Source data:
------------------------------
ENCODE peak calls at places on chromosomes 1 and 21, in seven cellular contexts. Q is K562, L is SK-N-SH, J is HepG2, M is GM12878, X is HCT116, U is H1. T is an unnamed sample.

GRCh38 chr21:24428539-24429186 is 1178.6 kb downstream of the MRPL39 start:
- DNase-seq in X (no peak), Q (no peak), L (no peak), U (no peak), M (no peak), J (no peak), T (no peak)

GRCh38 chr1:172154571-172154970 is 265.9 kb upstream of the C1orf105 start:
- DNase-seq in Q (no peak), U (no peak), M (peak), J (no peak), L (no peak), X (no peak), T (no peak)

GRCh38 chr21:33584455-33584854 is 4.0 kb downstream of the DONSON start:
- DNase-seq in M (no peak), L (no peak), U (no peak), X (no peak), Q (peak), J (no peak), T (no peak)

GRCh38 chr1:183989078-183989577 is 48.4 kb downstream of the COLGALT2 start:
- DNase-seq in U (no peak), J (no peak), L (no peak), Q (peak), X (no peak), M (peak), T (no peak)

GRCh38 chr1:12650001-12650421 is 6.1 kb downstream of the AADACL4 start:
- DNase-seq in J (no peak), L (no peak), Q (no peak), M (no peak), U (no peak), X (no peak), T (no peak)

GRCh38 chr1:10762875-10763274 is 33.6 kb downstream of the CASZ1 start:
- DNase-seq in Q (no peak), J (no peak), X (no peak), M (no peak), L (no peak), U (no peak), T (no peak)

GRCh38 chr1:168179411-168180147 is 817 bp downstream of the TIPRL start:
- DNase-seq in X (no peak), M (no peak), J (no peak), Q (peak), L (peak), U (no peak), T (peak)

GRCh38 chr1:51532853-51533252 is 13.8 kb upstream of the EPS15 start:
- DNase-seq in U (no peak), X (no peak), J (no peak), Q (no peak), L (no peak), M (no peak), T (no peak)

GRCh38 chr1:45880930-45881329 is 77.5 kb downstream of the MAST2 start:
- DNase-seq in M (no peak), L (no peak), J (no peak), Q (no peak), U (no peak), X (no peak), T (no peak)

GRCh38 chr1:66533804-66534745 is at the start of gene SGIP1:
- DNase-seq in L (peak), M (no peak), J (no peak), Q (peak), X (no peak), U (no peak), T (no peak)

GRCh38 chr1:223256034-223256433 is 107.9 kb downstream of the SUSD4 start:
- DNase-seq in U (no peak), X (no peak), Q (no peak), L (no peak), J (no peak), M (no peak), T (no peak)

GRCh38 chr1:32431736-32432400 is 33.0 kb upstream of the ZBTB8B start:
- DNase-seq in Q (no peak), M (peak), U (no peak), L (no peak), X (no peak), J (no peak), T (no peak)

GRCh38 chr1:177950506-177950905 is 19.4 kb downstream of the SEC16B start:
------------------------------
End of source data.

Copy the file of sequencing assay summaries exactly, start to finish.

ENCODE peak calls at places on chromosomes 1 and 21, in seven cellular contexts. Q is K562, L is SK-N-SH, J is HepG2, M is GM12878, X is HCT116, U is H1. T is an unnamed sample.

GRCh38 chr21:24428539-24429186 is 1178.6 kb downstream of the MRPL39 start:
- DNase-seq in X (no peak), Q (no peak), L (no peak), U (no peak), M (no peak), J (no peak), T (no peak)

GRCh38 chr1:172154571-172154970 is 265.9 kb upstream of the C1orf105 start:
- DNase-seq in Q (no peak), U (no peak), M (peak), J (no peak), L (no peak), X (no peak), T (no peak)

GRCh38 chr21:33584455-33584854 is 4.0 kb downstream of the DONSON start:
- DNase-seq in M (no peak), L (no peak), U (no peak), X (no peak), Q (peak), J (no peak), T (no peak)

GRCh38 chr1:183989078-183989577 is 48.4 kb downstream of the COLGALT2 start:
- DNase-seq in U (no peak), J (no peak), L (no peak), Q (peak), X (no peak), M (peak), T (no peak)

GRCh38 chr1:12650001-12650421 is 6.1 kb downstream of the AADACL4 start:
- DNase-seq in J (no peak), L (no peak), Q (no peak), M (no peak), U (no peak), X (no peak), T (no peak)

GRCh38 chr1:10762875-10763274 is 33.6 kb downstream of the CASZ1 start:
- DNase-seq in Q (no peak), J (no peak), X (no peak), M (no peak), L (no peak), U (no peak), T (no peak)

GRCh38 chr1:168179411-168180147 is 817 bp downstream of the TIPRL start:
- DNase-seq in X (no peak), M (no peak), J (no peak), Q (peak), L (peak), U (no peak), T (peak)

GRCh38 chr1:51532853-51533252 is 13.8 kb upstream of the EPS15 start:
- DNase-seq in U (no peak), X (no peak), J (no peak), Q (no peak), L (no peak), M (no peak), T (no peak)

GRCh38 chr1:45880930-45881329 is 77.5 kb downstream of the MAST2 start:
- DNase-seq in M (no peak), L (no peak), J (no peak), Q (no peak), U (no peak), X (no peak), T (no peak)

GRCh38 chr1:66533804-66534745 is at the start of gene SGIP1:
- DNase-seq in L (peak), M (no peak), J (no peak), Q (peak), X (no peak), U (no peak), T (no peak)

GRCh38 chr1:223256034-223256433 is 107.9 kb downstream of the SUSD4 start:
- DNase-seq in U (no peak), X (no peak), Q (no peak), L (no peak), J (no peak), M (no peak), T (no peak)

GRCh38 chr1:32431736-32432400 is 33.0 kb upstream of the ZBTB8B start:
- DNase-seq in Q (no peak), M (peak), U (no peak), L (no peak), X (no peak), J (no peak), T (no peak)

GRCh38 chr1:177950506-177950905 is 19.4 kb downstream of the SEC16B start: